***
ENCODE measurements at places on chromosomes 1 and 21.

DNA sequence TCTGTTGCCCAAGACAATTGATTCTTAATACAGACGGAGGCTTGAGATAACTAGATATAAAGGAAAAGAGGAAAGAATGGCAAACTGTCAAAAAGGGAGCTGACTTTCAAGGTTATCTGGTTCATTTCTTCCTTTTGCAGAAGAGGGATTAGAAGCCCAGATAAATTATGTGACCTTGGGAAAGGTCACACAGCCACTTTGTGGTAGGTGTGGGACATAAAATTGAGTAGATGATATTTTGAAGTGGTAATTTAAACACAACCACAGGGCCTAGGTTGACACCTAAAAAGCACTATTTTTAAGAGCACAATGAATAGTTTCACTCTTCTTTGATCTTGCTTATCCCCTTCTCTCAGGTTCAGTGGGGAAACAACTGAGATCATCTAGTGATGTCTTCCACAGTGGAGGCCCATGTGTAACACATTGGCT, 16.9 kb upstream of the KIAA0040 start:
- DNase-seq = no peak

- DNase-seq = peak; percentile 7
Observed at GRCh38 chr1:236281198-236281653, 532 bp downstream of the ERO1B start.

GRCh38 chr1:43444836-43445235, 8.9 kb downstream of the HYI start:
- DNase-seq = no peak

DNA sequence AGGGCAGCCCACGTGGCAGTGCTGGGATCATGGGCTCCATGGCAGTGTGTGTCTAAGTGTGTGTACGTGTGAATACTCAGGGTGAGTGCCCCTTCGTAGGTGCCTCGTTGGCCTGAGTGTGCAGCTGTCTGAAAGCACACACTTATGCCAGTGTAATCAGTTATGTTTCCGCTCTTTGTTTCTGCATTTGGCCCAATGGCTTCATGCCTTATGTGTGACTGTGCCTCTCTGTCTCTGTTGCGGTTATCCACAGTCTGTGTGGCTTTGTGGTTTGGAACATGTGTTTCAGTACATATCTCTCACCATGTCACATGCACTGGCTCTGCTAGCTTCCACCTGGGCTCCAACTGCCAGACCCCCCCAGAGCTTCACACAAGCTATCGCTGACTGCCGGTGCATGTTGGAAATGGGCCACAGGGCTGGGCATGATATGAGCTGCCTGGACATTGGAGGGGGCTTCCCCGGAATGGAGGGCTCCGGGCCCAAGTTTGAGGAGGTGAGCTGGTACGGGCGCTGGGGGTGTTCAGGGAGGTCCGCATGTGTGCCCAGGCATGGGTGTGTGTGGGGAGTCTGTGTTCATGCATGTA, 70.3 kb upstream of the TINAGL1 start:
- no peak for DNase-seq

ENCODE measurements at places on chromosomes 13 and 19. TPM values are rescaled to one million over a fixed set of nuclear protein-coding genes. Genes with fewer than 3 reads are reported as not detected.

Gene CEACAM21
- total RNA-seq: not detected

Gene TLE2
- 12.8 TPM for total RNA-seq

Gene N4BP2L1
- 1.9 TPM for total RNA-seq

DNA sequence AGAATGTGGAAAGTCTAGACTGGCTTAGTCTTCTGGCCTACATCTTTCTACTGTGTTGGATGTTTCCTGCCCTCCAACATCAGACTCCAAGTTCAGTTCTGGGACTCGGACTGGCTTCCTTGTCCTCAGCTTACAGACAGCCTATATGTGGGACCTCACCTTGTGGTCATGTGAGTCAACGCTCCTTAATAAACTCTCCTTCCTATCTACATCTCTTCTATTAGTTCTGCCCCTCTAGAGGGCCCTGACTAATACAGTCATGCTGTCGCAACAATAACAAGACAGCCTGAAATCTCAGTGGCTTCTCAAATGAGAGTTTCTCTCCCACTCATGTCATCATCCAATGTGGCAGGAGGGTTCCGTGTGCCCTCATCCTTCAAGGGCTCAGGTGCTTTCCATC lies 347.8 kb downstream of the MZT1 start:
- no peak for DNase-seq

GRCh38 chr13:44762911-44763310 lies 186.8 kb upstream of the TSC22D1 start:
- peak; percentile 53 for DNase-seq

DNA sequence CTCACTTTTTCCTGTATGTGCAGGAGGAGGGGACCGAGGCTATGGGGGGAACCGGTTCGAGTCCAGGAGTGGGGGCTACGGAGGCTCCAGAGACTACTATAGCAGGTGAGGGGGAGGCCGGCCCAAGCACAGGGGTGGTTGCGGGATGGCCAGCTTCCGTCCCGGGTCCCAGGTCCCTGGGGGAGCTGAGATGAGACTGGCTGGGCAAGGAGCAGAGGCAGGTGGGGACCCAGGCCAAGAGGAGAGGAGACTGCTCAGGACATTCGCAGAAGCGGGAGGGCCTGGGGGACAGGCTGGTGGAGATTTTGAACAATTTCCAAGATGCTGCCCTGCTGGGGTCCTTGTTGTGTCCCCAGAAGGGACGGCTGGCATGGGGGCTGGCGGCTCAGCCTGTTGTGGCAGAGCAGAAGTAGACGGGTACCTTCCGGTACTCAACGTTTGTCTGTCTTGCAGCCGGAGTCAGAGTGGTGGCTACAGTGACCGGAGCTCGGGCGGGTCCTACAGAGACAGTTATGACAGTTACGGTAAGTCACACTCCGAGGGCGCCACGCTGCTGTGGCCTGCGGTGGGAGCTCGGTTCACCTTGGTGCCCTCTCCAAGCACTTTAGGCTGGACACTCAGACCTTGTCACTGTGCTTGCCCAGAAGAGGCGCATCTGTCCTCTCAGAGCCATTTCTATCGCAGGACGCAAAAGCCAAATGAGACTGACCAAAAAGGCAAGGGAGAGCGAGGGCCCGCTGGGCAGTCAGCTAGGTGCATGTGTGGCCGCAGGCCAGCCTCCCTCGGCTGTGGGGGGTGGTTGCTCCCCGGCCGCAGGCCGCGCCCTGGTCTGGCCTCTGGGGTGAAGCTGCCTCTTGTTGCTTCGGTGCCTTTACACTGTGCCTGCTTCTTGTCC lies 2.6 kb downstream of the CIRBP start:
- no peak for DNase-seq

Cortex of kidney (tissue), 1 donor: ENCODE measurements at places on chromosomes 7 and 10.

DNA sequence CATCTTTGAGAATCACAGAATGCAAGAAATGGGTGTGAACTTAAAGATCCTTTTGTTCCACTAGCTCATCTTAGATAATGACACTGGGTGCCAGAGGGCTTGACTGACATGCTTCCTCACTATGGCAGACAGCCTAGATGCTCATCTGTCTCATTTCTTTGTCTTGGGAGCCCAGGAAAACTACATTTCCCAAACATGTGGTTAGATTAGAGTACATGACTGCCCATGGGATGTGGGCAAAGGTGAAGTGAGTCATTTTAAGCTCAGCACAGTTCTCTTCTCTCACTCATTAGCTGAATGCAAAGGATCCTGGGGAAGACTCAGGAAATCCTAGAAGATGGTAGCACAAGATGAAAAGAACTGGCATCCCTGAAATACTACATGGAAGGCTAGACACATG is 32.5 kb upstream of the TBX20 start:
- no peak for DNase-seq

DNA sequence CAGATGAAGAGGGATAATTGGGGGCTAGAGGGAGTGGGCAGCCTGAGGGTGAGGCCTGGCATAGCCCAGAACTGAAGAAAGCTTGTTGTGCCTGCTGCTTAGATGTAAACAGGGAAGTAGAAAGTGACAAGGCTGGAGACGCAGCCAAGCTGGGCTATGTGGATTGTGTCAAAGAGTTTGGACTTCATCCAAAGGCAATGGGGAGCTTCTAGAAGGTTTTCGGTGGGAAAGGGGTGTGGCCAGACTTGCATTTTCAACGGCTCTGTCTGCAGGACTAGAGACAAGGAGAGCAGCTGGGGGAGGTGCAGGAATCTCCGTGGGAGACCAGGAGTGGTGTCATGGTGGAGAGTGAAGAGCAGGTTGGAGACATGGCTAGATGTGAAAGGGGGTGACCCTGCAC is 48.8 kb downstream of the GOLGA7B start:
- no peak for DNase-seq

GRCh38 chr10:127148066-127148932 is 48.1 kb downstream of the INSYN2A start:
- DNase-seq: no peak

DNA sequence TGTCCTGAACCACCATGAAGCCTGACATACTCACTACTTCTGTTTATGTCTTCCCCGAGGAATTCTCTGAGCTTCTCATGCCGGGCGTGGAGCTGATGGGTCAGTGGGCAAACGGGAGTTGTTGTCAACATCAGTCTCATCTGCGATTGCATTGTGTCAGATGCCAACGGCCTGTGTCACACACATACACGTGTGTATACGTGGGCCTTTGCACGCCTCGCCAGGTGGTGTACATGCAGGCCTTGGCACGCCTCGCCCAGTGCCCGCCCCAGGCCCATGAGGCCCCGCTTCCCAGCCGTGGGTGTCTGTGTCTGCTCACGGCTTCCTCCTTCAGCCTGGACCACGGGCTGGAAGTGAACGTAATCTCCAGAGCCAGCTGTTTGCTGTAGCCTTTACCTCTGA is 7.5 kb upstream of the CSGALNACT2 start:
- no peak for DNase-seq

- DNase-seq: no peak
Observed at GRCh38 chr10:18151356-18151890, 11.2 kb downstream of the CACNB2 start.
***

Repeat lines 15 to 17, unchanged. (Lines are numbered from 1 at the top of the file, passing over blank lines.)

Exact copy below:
Gene N4BP2L1
- 1.9 TPM for total RNA-seq

DNA sequence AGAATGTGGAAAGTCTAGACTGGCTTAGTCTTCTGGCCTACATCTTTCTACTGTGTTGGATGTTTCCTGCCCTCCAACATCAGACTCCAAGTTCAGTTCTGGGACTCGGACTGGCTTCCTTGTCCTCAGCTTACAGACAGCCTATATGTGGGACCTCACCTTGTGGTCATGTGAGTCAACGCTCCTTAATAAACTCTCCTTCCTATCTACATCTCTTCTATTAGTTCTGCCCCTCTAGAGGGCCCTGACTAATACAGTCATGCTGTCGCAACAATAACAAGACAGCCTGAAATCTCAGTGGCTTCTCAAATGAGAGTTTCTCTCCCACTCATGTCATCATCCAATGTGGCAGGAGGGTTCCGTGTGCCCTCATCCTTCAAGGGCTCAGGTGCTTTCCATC lies 347.8 kb downstream of the MZT1 start: